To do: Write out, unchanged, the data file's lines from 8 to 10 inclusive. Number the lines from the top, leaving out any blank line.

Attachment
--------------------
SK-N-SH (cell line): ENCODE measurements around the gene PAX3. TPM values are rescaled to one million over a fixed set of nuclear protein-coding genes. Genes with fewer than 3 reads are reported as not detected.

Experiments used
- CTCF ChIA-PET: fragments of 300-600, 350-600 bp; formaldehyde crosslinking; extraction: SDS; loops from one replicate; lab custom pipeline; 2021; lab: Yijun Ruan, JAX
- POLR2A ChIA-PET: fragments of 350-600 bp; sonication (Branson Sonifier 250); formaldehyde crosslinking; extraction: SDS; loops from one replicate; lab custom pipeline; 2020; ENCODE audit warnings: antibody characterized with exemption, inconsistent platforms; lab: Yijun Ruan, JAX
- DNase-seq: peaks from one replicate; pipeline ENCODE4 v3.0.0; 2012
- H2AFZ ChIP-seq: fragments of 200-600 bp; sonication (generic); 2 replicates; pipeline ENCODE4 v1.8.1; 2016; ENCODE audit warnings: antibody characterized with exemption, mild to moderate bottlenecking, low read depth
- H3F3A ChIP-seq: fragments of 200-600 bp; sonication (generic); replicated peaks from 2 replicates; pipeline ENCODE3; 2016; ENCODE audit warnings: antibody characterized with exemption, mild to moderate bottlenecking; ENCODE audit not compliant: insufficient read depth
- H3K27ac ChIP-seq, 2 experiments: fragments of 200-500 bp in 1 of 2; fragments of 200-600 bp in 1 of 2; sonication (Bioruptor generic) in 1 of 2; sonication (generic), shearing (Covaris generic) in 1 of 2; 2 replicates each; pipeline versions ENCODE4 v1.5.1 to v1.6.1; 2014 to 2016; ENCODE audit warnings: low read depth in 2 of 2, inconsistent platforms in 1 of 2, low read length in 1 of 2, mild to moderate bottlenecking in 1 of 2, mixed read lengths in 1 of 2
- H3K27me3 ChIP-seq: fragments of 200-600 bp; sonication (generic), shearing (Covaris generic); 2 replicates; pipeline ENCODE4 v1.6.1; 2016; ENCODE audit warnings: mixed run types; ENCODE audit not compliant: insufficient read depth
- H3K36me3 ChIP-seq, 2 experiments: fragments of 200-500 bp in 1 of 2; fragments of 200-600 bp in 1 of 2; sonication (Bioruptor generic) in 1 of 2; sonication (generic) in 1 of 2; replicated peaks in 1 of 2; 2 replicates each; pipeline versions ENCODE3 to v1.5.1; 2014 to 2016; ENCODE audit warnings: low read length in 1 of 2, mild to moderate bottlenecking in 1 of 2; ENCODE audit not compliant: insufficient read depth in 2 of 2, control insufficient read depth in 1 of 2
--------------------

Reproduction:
- H3K27ac ChIP-seq, 2 experiments: fragments of 200-500 bp in 1 of 2; fragments of 200-600 bp in 1 of 2; sonication (Bioruptor generic) in 1 of 2; sonication (generic), shearing (Covaris generic) in 1 of 2; 2 replicates each; pipeline versions ENCODE4 v1.5.1 to v1.6.1; 2014 to 2016; ENCODE audit warnings: low read depth in 2 of 2, inconsistent platforms in 1 of 2, low read length in 1 of 2, mild to moderate bottlenecking in 1 of 2, mixed read lengths in 1 of 2
- H3K27me3 ChIP-seq: fragments of 200-600 bp; sonication (generic), shearing (Covaris generic); 2 replicates; pipeline ENCODE4 v1.6.1; 2016; ENCODE audit warnings: mixed run types; ENCODE audit not compliant: insufficient read depth
- H3K36me3 ChIP-seq, 2 experiments: fragments of 200-500 bp in 1 of 2; fragments of 200-600 bp in 1 of 2; sonication (Bioruptor generic) in 1 of 2; sonication (generic) in 1 of 2; replicated peaks in 1 of 2; 2 replicates each; pipeline versions ENCODE3 to v1.5.1; 2014 to 2016; ENCODE audit warnings: low read length in 1 of 2, mild to moderate bottlenecking in 1 of 2; ENCODE audit not compliant: insufficient read depth in 2 of 2, control insufficient read depth in 1 of 2